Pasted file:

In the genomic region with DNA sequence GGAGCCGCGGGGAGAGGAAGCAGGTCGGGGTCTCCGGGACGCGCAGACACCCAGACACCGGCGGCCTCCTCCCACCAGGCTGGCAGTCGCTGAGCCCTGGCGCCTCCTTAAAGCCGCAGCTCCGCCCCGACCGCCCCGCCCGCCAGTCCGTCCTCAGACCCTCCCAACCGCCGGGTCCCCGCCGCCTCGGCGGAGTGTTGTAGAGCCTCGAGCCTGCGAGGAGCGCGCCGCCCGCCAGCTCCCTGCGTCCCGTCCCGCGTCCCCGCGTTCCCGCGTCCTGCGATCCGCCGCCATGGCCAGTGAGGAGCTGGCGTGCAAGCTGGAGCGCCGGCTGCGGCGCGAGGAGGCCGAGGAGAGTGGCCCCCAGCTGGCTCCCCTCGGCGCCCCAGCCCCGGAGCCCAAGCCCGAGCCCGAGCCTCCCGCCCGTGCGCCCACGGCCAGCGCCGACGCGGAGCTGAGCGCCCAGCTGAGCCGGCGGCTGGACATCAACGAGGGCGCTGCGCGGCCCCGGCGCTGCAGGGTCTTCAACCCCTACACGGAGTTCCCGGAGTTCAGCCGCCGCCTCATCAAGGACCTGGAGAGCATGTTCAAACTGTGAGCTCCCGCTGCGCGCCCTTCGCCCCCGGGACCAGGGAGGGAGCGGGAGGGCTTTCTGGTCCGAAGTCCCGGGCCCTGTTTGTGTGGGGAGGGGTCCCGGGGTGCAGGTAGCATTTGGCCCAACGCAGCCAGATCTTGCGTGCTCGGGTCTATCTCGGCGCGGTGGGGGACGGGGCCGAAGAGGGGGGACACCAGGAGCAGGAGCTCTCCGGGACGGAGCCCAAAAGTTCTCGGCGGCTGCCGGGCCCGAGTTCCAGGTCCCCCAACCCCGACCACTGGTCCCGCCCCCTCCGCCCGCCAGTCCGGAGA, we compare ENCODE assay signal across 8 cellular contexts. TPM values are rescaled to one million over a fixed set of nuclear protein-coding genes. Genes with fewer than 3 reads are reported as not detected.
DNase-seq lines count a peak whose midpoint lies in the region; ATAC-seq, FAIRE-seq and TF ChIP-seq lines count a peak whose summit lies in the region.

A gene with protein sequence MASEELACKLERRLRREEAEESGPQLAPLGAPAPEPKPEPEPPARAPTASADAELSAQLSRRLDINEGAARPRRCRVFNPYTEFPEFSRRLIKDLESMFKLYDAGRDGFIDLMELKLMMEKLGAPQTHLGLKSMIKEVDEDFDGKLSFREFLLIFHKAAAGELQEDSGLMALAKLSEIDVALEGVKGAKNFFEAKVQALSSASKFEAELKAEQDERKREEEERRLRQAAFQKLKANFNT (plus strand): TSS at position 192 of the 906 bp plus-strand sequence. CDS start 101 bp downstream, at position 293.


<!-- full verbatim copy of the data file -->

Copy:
In the genomic region with DNA sequence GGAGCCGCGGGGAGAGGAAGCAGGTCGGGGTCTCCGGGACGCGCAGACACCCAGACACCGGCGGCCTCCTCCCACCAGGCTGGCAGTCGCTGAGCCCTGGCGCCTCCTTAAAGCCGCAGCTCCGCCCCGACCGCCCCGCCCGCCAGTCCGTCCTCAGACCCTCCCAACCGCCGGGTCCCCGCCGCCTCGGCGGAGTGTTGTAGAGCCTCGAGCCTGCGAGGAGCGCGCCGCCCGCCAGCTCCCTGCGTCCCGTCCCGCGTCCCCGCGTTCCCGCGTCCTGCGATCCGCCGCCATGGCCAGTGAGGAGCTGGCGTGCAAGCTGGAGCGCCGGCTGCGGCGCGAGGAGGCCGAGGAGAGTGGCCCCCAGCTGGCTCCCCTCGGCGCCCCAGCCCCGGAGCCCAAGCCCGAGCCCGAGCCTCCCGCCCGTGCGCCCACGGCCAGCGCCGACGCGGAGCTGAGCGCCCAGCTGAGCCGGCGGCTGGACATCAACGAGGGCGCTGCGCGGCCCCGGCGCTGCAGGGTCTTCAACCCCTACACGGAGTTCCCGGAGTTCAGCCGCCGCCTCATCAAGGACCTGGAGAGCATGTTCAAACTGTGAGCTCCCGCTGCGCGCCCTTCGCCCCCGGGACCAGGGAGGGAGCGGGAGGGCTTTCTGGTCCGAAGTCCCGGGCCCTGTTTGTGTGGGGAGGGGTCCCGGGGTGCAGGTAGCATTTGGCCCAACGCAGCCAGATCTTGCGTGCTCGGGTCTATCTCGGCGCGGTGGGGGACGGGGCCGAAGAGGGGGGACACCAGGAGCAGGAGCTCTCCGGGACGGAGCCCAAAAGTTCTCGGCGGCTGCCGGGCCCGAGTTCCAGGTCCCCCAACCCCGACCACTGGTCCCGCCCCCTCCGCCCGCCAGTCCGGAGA, we compare ENCODE assay signal across 8 cellular contexts. TPM values are rescaled to one million over a fixed set of nuclear protein-coding genes. Genes with fewer than 3 reads are reported as not detected.
DNase-seq lines count a peak whose midpoint lies in the region; ATAC-seq, FAIRE-seq and TF ChIP-seq lines count a peak whose summit lies in the region.

A gene with protein sequence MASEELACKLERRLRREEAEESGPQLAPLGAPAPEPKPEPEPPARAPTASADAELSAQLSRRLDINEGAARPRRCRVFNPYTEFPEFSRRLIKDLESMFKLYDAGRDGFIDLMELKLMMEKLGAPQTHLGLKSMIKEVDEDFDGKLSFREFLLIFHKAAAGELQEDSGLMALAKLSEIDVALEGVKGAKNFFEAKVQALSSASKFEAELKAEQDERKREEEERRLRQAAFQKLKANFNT (plus strand): TSS at position 192 of the 906 bp plus-strand sequence. CDS start 101 bp downstream, at position 293.